Rice tariffication law draws mix reaction

Rice stocks at a warehouse Photo File From THEPHILBIZNEWS

With President Rodrigo Duterte signed the rice tariffication bill into law, not everybody was happy with it. Much more with the Filipino farmers as the law lifts the
quantitative restrictions on rice importation.

Given this new law, there will be unlimited importation of rice thus taking away the role of the National Food Authority (NFA) in doing it. And the private importers will have to pay a hefty 35% tariff if shipment comes from Southeast Asia. This then would provide additional revenue for the government and also funding a rice industry competitiveness fund.

While the bill inevitably faced opposition, Duterte’s economic managers and some of those in the business sectors gave their blessings to this, but farmers and even Agriculture Secretary Emmanuel Piñol warned that the country might become a hostage when the consumption of rice continues and the scarcity on supply becomes a problem this might be used against us by other rice-producing countries when their populations grow. Others expressed their opposition because it would inevitably kill off the rice and agricultural industry by discouraging rice farmers from planting the crop.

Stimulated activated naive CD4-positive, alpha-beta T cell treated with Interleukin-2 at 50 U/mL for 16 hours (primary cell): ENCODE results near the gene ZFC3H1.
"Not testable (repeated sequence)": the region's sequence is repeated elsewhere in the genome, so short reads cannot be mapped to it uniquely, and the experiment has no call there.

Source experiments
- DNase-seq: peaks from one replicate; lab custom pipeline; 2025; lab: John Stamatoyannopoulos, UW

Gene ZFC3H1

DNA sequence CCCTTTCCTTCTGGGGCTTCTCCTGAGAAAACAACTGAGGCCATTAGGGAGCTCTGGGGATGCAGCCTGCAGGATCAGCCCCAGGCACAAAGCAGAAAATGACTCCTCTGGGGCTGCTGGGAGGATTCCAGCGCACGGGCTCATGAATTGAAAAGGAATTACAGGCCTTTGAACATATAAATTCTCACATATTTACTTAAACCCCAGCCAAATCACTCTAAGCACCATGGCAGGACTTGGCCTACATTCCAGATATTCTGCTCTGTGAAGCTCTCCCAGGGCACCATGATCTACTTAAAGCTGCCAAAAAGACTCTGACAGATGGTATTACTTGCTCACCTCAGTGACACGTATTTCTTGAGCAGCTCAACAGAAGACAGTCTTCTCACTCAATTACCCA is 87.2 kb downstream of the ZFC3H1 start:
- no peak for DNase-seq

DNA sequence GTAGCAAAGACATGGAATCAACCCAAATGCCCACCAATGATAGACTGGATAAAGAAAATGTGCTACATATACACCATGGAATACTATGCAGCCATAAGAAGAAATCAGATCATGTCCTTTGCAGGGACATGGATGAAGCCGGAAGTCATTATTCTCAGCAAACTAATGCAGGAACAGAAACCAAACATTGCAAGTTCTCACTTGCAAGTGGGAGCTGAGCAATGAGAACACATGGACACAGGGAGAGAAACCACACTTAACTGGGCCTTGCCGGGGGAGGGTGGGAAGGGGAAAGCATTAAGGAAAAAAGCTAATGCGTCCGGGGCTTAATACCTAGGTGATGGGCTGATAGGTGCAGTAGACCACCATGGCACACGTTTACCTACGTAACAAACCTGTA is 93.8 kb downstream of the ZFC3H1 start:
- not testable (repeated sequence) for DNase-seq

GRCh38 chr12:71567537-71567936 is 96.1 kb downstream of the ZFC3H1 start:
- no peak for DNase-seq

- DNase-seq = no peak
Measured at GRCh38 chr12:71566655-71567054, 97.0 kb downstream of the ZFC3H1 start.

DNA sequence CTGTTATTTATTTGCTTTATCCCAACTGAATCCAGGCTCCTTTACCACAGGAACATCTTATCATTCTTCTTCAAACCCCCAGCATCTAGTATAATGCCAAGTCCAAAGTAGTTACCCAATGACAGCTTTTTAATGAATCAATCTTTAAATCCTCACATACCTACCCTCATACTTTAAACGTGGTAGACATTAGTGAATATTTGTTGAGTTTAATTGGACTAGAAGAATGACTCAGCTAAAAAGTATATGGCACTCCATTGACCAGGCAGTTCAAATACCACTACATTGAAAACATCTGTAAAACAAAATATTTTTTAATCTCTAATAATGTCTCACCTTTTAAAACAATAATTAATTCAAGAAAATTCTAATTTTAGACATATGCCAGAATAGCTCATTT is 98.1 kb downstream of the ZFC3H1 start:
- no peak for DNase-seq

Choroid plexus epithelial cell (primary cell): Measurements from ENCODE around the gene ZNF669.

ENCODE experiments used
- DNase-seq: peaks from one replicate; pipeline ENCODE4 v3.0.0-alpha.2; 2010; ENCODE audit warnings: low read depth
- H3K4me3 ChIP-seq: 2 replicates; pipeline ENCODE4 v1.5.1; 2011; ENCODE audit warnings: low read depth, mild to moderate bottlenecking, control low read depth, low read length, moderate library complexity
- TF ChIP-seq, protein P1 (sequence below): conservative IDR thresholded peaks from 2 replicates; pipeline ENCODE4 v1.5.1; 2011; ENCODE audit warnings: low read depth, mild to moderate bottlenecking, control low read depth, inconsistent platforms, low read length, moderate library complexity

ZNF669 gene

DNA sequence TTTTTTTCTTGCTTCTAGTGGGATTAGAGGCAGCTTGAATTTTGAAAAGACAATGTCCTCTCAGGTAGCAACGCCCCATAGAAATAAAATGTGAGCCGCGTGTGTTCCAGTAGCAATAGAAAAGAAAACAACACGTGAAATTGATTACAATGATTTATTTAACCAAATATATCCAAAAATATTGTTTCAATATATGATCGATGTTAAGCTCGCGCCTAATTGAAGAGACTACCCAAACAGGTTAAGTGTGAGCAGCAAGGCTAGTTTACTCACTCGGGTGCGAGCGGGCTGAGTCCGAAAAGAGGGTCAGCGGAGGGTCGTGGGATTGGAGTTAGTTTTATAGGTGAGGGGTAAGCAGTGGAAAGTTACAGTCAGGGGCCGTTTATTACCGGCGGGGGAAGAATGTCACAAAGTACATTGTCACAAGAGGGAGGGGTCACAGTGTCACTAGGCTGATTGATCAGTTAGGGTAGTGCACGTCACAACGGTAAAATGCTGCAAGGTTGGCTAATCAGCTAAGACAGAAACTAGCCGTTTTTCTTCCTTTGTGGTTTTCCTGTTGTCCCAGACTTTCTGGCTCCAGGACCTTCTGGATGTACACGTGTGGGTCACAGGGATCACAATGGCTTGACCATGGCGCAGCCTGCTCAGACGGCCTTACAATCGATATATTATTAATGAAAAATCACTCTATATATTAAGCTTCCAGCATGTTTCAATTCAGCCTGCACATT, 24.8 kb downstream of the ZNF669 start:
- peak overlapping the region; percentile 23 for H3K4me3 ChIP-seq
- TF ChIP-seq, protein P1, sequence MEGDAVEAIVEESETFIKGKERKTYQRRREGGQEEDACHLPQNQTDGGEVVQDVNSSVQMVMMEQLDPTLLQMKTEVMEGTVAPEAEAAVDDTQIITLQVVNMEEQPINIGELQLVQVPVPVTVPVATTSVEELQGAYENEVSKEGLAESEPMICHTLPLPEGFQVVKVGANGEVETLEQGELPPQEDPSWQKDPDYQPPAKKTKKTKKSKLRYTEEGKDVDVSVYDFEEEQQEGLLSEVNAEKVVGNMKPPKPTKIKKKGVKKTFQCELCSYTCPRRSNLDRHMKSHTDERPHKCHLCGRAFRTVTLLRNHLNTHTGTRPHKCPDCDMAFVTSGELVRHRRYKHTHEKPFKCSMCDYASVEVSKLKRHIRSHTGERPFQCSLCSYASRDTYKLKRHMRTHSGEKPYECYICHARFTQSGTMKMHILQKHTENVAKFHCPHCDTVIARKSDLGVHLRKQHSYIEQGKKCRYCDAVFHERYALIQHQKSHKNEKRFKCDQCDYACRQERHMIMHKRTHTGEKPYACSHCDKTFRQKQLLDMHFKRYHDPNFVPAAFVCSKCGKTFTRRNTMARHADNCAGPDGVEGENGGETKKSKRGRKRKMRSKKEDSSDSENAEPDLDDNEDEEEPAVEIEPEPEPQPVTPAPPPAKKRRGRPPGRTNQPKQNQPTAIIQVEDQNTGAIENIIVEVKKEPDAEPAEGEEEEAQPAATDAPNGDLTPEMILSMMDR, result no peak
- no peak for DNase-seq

Meanwhile, the Federation of Free Farmers cautioned that the measure will remove the power of the National Food Authority to regulate the market and limit it to maintaining a buffer stock, to be released during emergencies to shore up the food supply in affected areas.

“Farmers will not be able to depend on the NFA to buy their produce if palay prices fall. Once the NFA accumulates enough for its buffer stock, it will have to stop buying from farmers. Traders will now be free to set whatever price they want,” FFF National Manager Raul Montemayor was quoted as saying in a statement on Feb. 6.

Many find it ironic that the Philippines that was once dubbed as rice granary of Southeast Asia is now dependent on the rice importation. Also our ASEAN neighbors learned rice farming from Philippines under the International Rice Research Institute in Los Baños, Laguna.

For the Kilusang Magbubukid ng Pilipinas (KMP), the rice tariffication law is a “death sentence” to our rice farmers.

According to KMP chair Danilo Ramos, “There are more than 10 million estimated Filipinos who are dependent on cheap National Food Authority (NFA) rice and about 20,000 rice retailers and 55,000 rice mill workers also would be affected”.

“It’s the beginning of the end of the local rice industry. Even with the rice industry enhancement fund, the local rice industry does not stand a chance with massive rice imports,” the farmers’ group official added.


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